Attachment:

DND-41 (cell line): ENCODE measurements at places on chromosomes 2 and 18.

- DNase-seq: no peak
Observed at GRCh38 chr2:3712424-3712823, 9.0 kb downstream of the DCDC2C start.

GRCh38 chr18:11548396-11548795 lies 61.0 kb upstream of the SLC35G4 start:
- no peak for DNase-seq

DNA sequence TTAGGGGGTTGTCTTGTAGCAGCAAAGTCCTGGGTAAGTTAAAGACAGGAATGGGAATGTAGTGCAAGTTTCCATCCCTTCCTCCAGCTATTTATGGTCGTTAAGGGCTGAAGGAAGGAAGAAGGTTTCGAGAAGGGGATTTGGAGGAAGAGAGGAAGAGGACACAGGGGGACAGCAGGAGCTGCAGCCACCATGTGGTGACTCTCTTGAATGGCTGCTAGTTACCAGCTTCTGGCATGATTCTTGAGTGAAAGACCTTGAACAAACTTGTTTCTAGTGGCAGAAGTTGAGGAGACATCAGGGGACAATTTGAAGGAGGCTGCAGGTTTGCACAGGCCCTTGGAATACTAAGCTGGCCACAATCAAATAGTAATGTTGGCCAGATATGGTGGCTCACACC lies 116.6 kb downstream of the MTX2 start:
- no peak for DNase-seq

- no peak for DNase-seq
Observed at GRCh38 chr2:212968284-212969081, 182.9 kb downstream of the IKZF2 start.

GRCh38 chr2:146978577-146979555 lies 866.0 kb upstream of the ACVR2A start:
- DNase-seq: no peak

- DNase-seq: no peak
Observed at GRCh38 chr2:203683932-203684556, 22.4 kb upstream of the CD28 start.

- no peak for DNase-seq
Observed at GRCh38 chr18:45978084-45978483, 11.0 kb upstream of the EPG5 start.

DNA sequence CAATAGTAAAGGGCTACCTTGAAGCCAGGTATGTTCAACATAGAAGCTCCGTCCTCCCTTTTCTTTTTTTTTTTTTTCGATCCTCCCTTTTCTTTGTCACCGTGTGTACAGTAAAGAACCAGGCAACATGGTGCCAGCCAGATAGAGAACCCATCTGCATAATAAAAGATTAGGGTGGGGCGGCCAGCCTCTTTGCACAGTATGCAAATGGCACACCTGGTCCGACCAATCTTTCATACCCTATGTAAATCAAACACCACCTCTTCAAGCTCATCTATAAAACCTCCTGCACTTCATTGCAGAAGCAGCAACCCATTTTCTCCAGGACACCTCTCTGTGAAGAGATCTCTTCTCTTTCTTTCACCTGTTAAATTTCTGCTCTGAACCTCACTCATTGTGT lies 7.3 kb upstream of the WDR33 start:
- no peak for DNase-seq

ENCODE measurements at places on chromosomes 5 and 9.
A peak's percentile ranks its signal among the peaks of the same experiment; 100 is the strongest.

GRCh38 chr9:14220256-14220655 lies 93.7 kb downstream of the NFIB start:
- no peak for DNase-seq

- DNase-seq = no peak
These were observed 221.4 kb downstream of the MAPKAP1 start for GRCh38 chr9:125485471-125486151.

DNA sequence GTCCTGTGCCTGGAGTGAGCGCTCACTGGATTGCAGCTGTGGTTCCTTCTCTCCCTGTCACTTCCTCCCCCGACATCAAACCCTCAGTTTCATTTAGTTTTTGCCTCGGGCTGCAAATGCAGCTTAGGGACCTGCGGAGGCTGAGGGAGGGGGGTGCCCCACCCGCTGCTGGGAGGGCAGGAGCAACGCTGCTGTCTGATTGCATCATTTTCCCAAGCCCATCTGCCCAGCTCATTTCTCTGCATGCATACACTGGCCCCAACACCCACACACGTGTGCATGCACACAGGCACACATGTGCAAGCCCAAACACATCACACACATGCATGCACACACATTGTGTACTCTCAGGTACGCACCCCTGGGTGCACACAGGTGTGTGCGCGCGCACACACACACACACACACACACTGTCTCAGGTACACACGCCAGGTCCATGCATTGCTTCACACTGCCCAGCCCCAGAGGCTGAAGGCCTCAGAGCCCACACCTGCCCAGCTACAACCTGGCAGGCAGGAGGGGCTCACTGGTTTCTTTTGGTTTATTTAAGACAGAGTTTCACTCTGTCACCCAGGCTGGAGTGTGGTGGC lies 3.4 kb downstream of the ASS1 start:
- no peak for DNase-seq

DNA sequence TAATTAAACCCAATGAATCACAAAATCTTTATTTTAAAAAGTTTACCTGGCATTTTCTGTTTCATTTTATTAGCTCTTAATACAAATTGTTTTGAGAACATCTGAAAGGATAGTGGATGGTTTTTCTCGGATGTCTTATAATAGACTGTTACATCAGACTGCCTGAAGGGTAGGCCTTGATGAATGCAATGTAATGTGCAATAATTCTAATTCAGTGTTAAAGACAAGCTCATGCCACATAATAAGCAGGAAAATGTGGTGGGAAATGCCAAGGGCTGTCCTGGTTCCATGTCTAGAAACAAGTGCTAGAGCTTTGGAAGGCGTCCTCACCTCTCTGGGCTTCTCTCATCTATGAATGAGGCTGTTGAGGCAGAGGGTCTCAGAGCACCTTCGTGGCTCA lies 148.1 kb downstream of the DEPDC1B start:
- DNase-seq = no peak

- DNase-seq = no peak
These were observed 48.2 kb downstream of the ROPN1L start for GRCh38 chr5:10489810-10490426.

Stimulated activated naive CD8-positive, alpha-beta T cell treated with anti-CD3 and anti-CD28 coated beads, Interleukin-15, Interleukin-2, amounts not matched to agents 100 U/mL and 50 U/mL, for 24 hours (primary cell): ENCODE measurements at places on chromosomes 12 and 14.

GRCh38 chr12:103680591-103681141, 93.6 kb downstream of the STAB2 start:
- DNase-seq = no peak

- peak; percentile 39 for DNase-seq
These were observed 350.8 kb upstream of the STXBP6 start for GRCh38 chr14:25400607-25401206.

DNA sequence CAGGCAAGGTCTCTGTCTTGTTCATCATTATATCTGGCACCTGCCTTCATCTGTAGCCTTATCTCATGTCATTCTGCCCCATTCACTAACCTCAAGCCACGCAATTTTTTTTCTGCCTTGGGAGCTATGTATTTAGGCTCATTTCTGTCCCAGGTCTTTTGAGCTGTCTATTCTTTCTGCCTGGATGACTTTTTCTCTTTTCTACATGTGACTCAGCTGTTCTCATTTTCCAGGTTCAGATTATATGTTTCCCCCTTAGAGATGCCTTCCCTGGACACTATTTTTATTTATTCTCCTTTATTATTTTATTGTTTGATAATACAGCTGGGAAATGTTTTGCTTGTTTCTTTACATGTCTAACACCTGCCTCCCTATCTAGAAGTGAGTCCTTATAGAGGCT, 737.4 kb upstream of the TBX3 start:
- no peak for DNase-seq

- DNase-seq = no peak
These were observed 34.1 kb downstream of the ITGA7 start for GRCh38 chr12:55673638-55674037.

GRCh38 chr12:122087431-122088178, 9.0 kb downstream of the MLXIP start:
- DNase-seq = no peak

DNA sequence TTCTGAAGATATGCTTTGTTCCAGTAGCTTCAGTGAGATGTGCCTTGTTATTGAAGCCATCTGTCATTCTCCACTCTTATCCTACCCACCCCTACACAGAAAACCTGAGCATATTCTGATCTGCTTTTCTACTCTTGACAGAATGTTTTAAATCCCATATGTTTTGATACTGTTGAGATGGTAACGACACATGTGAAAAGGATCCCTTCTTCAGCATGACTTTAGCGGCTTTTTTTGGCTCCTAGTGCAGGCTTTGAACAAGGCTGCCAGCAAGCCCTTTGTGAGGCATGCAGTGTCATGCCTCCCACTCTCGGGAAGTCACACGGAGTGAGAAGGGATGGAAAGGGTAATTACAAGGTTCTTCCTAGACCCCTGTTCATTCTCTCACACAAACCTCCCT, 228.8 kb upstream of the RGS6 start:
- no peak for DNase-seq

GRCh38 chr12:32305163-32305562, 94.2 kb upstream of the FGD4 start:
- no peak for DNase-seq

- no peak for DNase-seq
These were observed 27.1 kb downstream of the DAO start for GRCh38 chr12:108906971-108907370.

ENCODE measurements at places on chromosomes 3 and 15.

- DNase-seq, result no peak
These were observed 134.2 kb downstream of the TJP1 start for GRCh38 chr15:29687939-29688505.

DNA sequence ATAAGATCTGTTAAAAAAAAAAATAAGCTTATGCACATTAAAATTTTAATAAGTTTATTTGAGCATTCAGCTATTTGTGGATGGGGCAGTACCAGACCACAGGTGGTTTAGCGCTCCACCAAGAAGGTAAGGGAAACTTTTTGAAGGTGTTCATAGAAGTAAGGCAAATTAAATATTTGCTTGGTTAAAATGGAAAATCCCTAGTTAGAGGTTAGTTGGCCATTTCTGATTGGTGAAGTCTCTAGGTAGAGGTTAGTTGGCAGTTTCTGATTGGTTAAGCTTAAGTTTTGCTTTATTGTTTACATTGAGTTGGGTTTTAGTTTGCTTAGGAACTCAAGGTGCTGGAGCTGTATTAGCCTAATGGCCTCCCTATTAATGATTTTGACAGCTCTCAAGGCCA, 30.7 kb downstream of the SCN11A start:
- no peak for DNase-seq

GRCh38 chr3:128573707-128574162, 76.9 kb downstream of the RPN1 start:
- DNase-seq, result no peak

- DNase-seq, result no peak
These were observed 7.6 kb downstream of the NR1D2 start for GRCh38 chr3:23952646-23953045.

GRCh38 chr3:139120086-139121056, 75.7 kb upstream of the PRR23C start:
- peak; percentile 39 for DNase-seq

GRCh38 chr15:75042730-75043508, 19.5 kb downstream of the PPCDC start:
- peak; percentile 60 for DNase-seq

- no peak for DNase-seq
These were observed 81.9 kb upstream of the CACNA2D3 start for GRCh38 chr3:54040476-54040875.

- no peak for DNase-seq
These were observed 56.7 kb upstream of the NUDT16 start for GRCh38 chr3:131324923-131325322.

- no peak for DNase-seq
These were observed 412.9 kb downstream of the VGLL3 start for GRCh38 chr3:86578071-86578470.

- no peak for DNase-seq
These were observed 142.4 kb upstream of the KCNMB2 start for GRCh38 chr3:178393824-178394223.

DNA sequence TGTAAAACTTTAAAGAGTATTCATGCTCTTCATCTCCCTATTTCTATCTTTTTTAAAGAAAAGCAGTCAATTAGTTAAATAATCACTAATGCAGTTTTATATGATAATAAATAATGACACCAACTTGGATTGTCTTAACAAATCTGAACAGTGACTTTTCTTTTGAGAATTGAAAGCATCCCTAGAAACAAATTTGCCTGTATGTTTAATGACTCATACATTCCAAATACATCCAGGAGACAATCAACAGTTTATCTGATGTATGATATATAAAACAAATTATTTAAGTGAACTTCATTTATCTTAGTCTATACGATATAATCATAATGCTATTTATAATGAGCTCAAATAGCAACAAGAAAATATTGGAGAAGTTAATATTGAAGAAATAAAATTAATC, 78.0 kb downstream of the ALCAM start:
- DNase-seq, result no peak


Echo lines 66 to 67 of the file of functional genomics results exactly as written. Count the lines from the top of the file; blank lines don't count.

- no peak for DNase-seq
These were observed 142.4 kb upstream of the KCNMB2 start for GRCh38 chr3:178393824-178394223.